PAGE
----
REVEALED: Why fewer people are taking the train to Ipswich
PATRONAGE on the Ipswich train line has significantly dropped according to new figures obtained through a Right to Information request.
Between the 2012-2013 and 2016-2017 financial years, passenger numbers on the Ipswich-Rosewood line fell 18.4 per cent.
Rail Back on Track applied to the State Government for access to the data.
It showed in five years passenger numbers had dropped from 2,161,995 to 1,763,282.
Advocate Robert Dow said the figures revealed an alarming drop on the number of people using rail to get to Ipswich.
"It was really quite a surprise to see the passenger drop-off on the Ipswich line," he said.
"People have given up.
"They're so frustrated with the inconsistencies with the rail and the bus network."
For a long time, Mr Dow has been lobbying for a fix to what he says is an unreliable and inconsistent rail network.
Now he says the passenger patronage data proved it.
"When you've got an 18 per cent drop-off something is really wrong," he said.
While Mr Dow acknowledged the opening of the Springfield rail line in 2013 would take some passengers off Ipswich, he said the situation remained poor.
"Ipswich has a very historical link to rail and it's tragic to see such a poor outcome," he said.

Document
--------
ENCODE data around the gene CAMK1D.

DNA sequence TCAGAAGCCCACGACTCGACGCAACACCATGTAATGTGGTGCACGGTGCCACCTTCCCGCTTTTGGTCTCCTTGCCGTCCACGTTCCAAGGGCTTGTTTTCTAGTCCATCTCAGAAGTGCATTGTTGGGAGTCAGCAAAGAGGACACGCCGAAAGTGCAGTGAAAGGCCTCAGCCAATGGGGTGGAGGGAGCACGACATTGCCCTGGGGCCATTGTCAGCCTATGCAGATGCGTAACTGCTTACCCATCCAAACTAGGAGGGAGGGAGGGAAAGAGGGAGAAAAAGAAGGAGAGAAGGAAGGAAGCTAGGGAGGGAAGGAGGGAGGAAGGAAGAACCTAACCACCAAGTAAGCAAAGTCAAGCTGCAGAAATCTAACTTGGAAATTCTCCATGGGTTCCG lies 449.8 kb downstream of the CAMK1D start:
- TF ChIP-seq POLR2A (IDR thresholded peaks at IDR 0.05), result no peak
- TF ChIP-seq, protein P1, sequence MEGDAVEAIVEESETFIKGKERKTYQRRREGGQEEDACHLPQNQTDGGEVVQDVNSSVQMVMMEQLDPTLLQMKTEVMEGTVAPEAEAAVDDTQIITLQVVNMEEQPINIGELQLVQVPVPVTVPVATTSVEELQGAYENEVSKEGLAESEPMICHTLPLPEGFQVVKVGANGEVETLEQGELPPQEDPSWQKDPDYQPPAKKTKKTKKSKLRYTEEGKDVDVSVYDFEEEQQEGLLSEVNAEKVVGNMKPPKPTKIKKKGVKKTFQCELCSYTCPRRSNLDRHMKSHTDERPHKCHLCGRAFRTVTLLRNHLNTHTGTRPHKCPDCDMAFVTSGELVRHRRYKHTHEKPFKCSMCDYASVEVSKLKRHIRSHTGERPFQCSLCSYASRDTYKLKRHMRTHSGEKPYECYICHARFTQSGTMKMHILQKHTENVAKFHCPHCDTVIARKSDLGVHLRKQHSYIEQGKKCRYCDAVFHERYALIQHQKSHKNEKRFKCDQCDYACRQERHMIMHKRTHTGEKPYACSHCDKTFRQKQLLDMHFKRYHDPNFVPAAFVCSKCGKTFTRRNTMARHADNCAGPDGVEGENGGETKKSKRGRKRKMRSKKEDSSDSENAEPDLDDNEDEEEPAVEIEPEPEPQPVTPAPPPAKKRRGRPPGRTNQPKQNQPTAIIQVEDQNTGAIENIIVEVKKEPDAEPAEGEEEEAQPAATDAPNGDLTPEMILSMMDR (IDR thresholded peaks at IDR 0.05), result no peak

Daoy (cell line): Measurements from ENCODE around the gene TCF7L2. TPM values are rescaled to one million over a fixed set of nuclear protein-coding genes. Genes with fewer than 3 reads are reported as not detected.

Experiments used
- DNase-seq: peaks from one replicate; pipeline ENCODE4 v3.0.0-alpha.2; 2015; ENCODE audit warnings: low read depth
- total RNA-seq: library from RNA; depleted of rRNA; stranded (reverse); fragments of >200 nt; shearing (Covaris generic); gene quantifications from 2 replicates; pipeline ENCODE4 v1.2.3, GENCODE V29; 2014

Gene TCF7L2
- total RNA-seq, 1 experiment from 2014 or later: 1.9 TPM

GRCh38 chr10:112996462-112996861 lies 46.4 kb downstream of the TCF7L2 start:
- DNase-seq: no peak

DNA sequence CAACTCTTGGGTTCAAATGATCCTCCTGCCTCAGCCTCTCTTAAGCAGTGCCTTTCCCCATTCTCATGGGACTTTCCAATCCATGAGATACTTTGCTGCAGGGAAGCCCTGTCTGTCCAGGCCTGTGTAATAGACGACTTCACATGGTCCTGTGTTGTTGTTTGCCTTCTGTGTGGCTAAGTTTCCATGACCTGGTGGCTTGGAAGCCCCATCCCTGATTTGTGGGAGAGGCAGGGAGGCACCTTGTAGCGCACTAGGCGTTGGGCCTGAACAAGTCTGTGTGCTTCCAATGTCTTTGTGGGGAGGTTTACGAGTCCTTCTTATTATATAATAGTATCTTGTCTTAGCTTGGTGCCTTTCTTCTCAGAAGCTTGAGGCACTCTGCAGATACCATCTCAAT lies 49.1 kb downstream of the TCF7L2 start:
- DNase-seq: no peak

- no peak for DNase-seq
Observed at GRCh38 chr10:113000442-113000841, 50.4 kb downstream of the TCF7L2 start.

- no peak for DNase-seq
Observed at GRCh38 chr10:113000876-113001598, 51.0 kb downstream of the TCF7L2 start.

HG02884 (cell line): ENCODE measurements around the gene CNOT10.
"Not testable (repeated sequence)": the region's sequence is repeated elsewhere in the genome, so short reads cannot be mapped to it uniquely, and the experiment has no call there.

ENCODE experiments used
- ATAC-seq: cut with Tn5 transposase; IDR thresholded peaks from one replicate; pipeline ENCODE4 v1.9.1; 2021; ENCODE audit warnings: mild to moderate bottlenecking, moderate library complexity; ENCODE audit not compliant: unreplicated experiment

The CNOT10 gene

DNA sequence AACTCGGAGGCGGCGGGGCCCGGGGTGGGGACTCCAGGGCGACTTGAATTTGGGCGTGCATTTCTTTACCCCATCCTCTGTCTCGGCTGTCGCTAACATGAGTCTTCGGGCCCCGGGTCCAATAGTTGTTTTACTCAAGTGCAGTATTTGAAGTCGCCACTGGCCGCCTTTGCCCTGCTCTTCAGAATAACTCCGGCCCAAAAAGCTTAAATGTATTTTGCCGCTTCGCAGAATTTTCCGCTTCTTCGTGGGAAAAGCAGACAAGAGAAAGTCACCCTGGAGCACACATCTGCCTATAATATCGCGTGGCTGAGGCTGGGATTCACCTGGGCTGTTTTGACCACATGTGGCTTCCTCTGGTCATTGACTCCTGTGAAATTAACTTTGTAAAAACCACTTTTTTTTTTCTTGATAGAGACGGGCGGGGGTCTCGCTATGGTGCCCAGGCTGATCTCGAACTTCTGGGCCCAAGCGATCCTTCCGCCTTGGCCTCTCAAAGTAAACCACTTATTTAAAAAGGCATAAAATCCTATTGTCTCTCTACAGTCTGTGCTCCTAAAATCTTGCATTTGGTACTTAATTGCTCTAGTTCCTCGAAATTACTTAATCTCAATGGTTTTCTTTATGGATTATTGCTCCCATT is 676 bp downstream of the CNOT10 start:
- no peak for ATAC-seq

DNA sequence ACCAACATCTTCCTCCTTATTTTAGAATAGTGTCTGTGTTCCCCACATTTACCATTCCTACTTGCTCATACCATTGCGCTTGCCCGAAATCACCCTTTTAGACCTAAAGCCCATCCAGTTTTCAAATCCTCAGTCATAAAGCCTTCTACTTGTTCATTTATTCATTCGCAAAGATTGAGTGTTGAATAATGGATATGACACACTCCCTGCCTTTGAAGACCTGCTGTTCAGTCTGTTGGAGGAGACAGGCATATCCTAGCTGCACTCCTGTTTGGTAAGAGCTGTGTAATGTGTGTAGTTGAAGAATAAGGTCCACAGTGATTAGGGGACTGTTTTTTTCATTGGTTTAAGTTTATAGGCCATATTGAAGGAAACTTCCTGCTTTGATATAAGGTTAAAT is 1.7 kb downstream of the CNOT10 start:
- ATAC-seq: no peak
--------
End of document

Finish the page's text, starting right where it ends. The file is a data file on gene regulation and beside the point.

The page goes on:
He said the western bus network was also failing and said the timetable needed to be reviewed to reflect "real running times".
Mr Dow said traffic consistently delayed the service and irregularities with timetables meant people were staying away from the bus.
Now the long-time transport advocate wants a concerted push to fix Ipswich's public transport woes.
"We think the local MPS and new council administrator to really start lobbying hard," he said.
"Start pushing the State Government and Translink to start to do something."
Mr Dow said it was disappointing the passenger data for public transport could only be accessed through a lengthy and costly Right to Information process.
The government's inquiry into the New Generation Rollingstock has also been slammed by the Opposition.
LNP Industrial Relations spokesman Jarrod Bleijie questioned the independence of chair, Michael Forde.
"It is unacceptable for Annastacia Palaszczuk to appoint an undisclosed former Labor candidate to head this inquiry," he said.
"The key players aren't even being interviewed and there will be no public hearings."